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JAMA. 2007 Oct 17;298(15):1772-8.

Emergence of a multiresistant serotype 19A pneumococcal strain not included in the 7-valent conjugate vaccine as an otopathogen in children.

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  • 1University of Rochester and Legacy Pediatrics, Rochester, New York, USA. michael_pichichero@urmc.rochester.edu

Abstract

CONTEXT:

Concern has been raised about the possible emergence of a bacterial strain that is untreatable by US Food and Drug Administration (FDA)-approved antibiotics and that causes acute otitis media (AOM) in children.

OBJECTIVE:

To monitor continuing shifts in the strains of Streptococcus pneumoniae that cause AOM, with particular attention to capsular serotypes and antibiotic susceptibility, following the introduction of a pneumococcal 7-valent conjugate vaccine (PCV7).

DESIGN, SETTING, AND PATIENTS:

Prospective cohort study using tympanocentesis to identify S pneumoniae strains that caused AOM in children receiving PCV7 between September 2003 and June 2006. All children were from a Rochester, New York, pediatric practice.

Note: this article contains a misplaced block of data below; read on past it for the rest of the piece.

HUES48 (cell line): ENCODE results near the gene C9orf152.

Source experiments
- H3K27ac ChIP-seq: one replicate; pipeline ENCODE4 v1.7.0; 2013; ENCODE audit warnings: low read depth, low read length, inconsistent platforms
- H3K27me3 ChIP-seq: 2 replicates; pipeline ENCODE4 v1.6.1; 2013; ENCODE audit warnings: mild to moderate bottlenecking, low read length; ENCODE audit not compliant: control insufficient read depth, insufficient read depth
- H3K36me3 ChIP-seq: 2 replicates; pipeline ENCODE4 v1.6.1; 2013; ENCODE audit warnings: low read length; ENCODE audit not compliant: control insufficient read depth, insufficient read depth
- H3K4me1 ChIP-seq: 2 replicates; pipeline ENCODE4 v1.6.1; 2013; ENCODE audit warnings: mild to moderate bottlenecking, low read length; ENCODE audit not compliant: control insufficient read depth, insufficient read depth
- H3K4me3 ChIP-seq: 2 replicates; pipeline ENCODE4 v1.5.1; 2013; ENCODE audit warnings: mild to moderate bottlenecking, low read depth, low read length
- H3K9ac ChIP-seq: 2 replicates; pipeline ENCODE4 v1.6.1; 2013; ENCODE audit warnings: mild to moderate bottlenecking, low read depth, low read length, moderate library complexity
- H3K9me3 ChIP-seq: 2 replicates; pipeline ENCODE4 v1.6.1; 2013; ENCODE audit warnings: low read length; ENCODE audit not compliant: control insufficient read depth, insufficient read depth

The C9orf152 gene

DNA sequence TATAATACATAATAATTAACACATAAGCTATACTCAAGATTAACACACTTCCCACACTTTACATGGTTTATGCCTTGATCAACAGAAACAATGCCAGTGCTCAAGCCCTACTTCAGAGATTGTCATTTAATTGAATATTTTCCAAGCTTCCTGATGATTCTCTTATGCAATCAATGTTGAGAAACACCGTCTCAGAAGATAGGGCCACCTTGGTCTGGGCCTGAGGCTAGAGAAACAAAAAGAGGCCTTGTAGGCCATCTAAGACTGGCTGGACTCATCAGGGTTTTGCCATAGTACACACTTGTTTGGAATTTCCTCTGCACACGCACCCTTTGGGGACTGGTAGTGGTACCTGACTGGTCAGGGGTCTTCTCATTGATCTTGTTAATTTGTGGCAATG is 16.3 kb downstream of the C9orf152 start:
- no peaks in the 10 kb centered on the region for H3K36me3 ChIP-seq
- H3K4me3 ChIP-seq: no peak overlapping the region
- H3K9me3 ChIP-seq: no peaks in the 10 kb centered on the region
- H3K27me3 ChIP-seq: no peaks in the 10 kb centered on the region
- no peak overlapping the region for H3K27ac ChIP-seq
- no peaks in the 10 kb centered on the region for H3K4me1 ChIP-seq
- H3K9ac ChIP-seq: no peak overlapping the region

MAIN OUTCOME MEASURE:

Determination of serotypes and antibiotic susceptibility of S pneumoniae causing AOM.

RESULTS:

Among 1816 children in whom AOM was diagnosed, tympanocentesis was performed in 212, yielding 59 cases of S pneumoniae infection. One strain of S pneumoniae belonging to serotype 19A was a new genotype and was resistant to all antibiotics approved by the FDA for use in children with AOM. This strain was identified in 9 cases (2 in 2003-2004, 2 in 2004-2005, and 5 in 2005-2006). Four children infected with this strain had been unsuccessfully treated with 2 or more antibiotics, including high-dose amoxicillin or amoxicillin-clavulanate and 3 injections of ceftriaxone; 3 had recurrent AOM; and for 2 others, the infection was their first in life. The first 4 cases required tympanostomy tube insertion after additional unsuccessful antibiotic therapies. Levofloxacin was used in the subsequent 5 cases, with resolution of infection without surgery.

CONCLUSION:

In the years following introduction of PCV7, a strain of S pneumoniae has emerged in the United States as an otopathogen that is resistant to all FDA-approved antibiotics for treatment of AOM in children.

PMID:
17940232
[PubMed - indexed for MEDLINE]
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